Second chance for pro soccer in St. Louis, as Enterprise owners back new bid for team | St. Louis Public Radio

Second chance for pro soccer in St. Louis, as Enterprise owners back new bid for team

Oct 9, 2018

Updated at Oct. 9 at 4:50 p.m with comments from Major League Soccer —St. Louis is launching a new bid to attract a Major League Soccer team.

Members of the Taylor family, which owns Enterprise Holdings, are joining World Wide Technology CEO Jim Kavanaugh to form the bid for an MLS expansion team.

Carolyn Kindle Betz, Enterprise senior vice president and executive director of the Enterprise Holding Foundation, and also a granddaughter of company founder Jack Taylor, leads the ownership group with six other female members of the Taylor family. If the bid is successful, St. Louis would host the first majority female-owned MLS club and one of only a handful of female-owned franchises in all of professional sports.

“The combination of our two families, the Taylors and the Kavanaughs, merge a love for St. Louis, a love for soccer, and we view an MLS team as a lasting legacy to the city we love,” Betz said at a new conference to announce the bid on Tuesday.

Betz said the 100 percent St. Louis-based ownership team would be sending a strong message to MLS about their commitment to joining the professional soccer league. 

A 2017 vote to publicly fund a downtown soccer stadium (rendering pictured here) fell short and sunk St. Louis' bid for a professional soccer team. A proposed new stadium at the same site would be mostly privately funded.
Credit HOK

“We’re going to focus all of our efforts on showing them that St. Louis is indeed the best city for a club, and that we want the club, and we can a support club," she said.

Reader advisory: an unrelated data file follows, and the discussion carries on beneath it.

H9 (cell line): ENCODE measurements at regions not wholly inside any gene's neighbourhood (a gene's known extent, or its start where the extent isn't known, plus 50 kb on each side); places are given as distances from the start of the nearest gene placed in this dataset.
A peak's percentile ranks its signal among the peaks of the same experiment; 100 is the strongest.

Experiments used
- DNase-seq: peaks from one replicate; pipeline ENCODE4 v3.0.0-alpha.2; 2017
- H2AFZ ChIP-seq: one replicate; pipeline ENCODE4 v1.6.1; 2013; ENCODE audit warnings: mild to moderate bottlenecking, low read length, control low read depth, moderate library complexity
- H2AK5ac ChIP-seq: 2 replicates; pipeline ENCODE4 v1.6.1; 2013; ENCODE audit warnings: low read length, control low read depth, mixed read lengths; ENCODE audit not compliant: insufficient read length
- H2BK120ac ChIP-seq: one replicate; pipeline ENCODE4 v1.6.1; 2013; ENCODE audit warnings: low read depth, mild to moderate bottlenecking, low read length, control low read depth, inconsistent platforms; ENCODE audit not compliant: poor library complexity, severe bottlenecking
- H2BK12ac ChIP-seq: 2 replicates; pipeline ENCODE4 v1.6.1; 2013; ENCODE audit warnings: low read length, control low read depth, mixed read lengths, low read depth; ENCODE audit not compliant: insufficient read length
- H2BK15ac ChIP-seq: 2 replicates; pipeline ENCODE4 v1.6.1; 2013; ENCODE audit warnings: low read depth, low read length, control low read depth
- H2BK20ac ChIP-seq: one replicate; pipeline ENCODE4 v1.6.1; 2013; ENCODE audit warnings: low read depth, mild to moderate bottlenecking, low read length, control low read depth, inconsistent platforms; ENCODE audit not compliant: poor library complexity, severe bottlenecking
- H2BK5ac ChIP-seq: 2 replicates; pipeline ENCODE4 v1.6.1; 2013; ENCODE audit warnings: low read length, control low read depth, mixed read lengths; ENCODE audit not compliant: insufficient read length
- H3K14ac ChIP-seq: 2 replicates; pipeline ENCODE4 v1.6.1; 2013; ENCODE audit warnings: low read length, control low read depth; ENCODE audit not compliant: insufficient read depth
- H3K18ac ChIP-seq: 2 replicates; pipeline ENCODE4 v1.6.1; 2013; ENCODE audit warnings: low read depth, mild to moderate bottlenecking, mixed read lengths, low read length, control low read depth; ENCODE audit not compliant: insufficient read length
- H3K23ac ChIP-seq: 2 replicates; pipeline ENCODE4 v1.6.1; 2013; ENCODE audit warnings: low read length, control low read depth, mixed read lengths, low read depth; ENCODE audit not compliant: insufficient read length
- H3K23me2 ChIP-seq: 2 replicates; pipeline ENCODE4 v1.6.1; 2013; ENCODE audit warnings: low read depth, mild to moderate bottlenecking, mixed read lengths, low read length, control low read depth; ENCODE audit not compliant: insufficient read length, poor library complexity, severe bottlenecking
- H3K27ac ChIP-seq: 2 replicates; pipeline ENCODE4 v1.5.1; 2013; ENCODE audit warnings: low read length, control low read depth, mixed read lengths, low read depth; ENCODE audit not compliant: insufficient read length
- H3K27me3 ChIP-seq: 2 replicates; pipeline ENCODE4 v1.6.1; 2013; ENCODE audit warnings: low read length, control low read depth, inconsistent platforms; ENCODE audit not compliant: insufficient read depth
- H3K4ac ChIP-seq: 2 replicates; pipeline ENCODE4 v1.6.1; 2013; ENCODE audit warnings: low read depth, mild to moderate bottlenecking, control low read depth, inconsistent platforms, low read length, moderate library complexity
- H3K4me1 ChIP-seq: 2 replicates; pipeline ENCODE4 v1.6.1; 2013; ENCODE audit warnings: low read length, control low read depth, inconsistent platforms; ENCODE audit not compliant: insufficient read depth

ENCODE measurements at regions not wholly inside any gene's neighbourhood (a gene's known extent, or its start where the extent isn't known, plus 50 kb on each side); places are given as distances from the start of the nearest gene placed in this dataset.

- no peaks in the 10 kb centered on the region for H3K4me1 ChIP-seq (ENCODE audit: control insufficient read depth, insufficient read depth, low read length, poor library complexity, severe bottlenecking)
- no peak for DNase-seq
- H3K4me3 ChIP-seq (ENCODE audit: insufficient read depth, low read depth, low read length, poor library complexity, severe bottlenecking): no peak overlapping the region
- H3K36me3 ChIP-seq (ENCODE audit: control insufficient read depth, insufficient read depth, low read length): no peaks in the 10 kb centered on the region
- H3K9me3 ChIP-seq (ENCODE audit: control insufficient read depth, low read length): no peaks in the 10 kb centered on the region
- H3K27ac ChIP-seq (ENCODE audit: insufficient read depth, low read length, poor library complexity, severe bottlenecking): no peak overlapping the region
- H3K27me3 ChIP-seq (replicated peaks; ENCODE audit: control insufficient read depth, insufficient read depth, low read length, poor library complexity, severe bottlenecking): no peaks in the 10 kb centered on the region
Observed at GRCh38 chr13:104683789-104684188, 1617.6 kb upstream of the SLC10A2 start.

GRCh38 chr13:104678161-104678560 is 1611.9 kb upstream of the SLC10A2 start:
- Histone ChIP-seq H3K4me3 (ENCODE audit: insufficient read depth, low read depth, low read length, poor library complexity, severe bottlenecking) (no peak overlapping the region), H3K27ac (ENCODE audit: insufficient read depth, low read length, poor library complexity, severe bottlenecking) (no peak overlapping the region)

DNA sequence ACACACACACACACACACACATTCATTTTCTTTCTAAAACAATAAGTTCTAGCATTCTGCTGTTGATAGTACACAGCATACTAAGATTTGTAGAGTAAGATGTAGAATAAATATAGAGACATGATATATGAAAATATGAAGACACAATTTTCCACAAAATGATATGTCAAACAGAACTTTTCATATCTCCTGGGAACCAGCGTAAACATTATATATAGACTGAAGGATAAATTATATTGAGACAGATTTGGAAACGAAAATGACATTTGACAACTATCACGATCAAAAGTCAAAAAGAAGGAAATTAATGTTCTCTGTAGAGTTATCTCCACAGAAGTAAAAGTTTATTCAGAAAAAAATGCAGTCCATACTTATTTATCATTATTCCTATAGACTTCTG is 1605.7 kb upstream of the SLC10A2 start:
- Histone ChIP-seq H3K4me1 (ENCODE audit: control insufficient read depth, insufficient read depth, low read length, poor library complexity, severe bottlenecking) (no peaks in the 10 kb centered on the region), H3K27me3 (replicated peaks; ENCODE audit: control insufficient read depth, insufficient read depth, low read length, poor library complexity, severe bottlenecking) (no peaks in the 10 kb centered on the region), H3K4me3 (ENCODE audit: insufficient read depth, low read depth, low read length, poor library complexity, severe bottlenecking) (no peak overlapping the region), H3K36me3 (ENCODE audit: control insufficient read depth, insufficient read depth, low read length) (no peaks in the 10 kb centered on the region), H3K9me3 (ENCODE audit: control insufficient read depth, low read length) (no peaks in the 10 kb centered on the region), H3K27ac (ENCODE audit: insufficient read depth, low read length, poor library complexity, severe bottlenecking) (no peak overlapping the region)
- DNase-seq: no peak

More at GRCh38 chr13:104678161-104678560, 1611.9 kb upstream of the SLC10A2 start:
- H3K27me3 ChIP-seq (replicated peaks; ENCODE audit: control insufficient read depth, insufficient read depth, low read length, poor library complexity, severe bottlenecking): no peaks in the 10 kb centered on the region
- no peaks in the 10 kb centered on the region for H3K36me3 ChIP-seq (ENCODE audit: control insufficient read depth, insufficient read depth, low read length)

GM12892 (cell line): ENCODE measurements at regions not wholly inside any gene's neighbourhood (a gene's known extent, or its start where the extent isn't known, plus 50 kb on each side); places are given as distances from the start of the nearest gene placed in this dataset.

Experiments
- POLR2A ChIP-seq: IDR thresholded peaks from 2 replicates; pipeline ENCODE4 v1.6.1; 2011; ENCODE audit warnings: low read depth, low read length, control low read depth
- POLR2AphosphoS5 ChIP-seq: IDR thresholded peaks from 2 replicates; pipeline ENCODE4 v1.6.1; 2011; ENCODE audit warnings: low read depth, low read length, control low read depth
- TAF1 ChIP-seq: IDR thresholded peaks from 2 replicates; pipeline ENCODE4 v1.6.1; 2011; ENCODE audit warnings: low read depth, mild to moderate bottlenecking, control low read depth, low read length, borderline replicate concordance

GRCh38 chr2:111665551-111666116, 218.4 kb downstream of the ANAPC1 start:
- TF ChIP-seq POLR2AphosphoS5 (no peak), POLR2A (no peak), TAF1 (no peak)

Dan Courtemanche, MLS executive vice president of communications, said in a statement that the league had met with the Taylor family and Jim Kavanaugh and were “impressed by their commitment to the MLS effort.”

“We look forward to spending time with them during the coming months to learn more about their plan,” Courtemanche said.

Last year, St. Louis voters rejected a proposition that would have directed $60 million in public funding toward building a professional soccer stadium, which effectively sunk St. Louis’ bid to be awarded an MLS expansion team. 

The stadium being proposed would be “heavily privately financed,” according to the project website. The group is looking at building the stadium just west of Union Station in downtown — the same land that was included in the failed 2017 proposal.

The ownership group’s new proposal doesn’t call for funding from the city, so the public will not vote on the stadium. However, the group said it does plan to request a tax break on the city’s 5 percent ticket tax, charged for sporting events. St. Louis aldermen would have to approve such a deal.

St. Louis Mayor Lyda Krewson called the proposal great for fans, Major League Soccer and for the city.

“St. Louis is a soccer town. We play it, we watch it, now let’s score a franchise,” she told the crowd.

The group will also request tax credits from the state.  

The ownership group is forming a bid to present to the MLS. It does not have a timeline for the work.

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